Taken together, sales came in at £53m, up from Whatman's tally of £36m in the first half of 2004. But the combined amount represents a decline of 0.6 per cent, which Whatman attributed to 'the hiatus in leadership and the manufacturing issues that inevitably arise when a major restructuring is undertaken'.
Whatman is still on the lookout for a permanent CEO, after Tim Haines, who was due to take up the post on 1 September, pulled out of the running.
Operating profit rose by a third to just over £10m, helped by a rationalisation of the two businesses. Whatman announced that it would cut 13 per cent of its workforce in the wake of the S&S acquisition.
On an optimistic note, Whatman's chairman, Bob Thian, said: "synergies from the acquisition of S&S are coming through both well ahead of schedule and significantly higher than anticipated."
"The earnings accretion targets published at the time of the acquisition are expected to be exceeded," he added.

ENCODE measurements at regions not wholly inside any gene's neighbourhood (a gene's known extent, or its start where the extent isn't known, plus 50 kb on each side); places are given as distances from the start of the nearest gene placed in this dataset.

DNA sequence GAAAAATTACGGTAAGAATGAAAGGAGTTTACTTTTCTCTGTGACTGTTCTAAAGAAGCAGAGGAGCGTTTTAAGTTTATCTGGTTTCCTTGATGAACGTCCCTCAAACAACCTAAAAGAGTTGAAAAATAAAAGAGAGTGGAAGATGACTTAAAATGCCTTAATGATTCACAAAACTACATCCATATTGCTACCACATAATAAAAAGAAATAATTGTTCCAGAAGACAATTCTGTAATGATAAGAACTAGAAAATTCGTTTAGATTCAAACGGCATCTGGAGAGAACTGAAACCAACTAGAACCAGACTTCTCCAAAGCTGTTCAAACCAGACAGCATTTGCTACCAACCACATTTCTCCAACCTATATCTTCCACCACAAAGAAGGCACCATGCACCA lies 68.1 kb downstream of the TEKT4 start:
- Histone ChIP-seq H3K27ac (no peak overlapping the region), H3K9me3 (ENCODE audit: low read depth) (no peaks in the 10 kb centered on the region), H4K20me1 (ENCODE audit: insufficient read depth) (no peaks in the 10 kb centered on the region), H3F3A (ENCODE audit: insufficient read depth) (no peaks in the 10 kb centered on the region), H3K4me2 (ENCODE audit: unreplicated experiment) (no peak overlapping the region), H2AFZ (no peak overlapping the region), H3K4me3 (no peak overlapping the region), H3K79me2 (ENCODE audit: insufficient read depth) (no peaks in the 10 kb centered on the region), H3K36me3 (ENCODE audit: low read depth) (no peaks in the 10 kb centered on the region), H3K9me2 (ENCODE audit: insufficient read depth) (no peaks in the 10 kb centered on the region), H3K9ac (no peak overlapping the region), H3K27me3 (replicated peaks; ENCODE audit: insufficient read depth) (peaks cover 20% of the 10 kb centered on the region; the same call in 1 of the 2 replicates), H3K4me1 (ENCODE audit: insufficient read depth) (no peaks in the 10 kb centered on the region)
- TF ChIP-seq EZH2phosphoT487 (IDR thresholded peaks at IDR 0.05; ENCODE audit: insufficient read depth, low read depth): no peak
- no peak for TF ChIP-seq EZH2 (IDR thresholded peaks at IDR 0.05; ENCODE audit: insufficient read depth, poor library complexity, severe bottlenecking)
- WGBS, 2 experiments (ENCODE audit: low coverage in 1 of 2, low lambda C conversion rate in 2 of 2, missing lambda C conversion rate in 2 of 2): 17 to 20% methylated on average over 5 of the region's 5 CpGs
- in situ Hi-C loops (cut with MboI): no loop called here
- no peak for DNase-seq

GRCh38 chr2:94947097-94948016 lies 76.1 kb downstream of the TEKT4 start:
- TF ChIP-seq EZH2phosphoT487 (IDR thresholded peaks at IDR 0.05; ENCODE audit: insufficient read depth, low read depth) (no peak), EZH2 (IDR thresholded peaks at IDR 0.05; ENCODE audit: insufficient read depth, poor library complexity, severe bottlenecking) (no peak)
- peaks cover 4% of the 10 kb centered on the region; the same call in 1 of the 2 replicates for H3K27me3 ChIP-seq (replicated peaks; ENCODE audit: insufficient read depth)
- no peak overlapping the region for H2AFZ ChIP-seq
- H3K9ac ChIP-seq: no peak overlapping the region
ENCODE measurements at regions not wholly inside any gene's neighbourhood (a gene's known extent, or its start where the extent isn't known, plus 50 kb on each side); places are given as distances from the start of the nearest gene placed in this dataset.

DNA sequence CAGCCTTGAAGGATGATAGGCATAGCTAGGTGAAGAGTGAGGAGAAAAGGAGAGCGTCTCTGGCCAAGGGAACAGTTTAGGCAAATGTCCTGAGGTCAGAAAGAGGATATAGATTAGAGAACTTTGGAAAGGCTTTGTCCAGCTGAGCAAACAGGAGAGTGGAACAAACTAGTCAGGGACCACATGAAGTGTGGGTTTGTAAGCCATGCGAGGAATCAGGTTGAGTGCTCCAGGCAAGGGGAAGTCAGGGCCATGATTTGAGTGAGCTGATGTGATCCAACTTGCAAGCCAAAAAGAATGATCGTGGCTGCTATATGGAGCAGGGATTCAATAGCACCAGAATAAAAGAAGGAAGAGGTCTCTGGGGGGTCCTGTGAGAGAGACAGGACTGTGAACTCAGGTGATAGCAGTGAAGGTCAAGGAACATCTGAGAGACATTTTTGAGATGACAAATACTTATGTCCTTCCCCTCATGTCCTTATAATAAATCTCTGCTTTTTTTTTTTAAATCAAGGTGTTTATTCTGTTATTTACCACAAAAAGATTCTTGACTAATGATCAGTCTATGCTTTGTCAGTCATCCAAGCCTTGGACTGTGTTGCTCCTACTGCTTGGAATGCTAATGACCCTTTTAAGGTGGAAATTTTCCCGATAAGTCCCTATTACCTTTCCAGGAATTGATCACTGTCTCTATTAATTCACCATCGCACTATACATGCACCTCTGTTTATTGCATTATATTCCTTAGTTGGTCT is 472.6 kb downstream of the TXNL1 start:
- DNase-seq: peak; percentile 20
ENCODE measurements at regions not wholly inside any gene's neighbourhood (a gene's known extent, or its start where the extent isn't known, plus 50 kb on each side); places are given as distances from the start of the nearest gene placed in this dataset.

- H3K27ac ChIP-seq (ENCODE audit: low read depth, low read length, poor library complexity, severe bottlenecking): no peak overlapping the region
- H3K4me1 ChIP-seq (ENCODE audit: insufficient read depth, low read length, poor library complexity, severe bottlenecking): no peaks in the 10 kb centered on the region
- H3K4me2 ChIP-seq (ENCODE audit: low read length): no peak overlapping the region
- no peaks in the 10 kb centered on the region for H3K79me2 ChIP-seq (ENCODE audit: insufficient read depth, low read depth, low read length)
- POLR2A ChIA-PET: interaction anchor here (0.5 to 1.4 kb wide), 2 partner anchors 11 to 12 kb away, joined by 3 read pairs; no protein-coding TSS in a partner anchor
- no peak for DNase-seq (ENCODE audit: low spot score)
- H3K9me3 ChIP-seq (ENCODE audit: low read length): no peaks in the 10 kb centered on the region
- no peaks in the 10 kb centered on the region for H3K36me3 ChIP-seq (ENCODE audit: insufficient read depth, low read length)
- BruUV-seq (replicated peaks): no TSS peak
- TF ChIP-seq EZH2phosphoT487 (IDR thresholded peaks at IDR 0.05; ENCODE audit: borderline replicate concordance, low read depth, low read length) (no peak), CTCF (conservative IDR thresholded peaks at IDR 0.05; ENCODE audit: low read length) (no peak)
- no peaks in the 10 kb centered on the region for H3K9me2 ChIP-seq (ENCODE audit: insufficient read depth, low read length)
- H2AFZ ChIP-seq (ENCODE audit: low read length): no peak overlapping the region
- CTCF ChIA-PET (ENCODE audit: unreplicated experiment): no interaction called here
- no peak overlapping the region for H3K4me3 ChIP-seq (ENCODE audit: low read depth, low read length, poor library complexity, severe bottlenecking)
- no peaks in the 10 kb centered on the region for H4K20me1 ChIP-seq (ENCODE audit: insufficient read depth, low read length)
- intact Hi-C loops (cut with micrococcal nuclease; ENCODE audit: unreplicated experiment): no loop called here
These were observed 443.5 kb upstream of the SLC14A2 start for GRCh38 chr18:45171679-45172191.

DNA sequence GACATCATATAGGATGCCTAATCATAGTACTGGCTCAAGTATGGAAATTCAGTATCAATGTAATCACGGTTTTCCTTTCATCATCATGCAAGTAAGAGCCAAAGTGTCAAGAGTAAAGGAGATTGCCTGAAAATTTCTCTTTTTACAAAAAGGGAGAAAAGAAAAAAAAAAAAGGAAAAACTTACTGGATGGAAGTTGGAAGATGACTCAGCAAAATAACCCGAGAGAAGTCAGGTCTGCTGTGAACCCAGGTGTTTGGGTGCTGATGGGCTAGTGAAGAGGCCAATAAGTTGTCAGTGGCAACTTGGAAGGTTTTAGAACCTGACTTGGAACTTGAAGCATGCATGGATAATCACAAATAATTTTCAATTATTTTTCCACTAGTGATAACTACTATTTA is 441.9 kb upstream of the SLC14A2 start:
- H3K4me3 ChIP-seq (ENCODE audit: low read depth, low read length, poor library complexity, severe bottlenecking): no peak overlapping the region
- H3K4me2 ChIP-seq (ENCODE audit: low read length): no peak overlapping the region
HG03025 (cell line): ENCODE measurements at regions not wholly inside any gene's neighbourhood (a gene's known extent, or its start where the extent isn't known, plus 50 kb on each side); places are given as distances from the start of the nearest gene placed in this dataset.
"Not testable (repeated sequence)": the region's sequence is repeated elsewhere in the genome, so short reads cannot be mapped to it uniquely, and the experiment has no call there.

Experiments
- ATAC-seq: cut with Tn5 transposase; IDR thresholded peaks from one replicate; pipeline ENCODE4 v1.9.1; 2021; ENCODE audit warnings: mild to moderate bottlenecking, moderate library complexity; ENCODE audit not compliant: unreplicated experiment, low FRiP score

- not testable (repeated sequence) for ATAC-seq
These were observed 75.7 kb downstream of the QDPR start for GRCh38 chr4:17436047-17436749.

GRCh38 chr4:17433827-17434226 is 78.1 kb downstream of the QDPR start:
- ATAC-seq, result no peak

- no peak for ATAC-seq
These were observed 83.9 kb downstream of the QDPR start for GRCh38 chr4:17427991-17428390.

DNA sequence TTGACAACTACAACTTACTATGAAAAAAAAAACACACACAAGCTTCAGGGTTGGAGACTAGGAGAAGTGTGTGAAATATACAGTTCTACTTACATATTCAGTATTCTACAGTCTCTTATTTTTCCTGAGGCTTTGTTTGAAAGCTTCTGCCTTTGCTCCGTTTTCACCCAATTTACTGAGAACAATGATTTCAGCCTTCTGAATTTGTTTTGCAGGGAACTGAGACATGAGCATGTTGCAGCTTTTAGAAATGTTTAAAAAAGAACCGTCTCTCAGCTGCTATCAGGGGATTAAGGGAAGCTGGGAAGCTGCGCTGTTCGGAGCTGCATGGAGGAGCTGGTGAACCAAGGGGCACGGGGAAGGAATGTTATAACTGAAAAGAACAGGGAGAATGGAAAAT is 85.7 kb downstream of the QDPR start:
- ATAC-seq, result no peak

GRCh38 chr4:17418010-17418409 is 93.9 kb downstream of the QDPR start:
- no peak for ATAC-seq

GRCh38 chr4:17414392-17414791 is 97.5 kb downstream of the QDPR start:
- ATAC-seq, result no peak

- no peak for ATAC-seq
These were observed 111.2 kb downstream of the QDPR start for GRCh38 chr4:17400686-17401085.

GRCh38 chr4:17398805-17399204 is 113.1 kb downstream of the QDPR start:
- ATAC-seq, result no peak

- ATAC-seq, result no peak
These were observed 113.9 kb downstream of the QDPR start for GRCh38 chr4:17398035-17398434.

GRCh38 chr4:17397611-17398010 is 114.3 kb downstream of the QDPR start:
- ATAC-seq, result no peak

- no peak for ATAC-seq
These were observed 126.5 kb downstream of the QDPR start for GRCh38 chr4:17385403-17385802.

The acquisition with S&S was aimed at boosting Whatman's market share in the lab and medical separations sector. In LabSciences, Whatman's market share grew from 11 to 16 per cent as a result of the merger, ranking it third behind Millipore (35 per cent) and Pall (30 per cent). It also stretched its lead over fourth place Sartorius, which holds 5 per cent of the market. In the MedTech field Whatman still ranks fifth but the addition of S&S expanded its share from 4 to 6 per cent.
For LabSciences, the group's like for like sales were down 0.6 per cent compared to the first half of 2004, due in part to de-stocking by some major customers, while MedTech sales rose 2 per cent. The Bioscience division saw revenues fall more than 3 per cent, mainly because of weaker demand for Whatman's FTA product range, used for the isolation of DNA.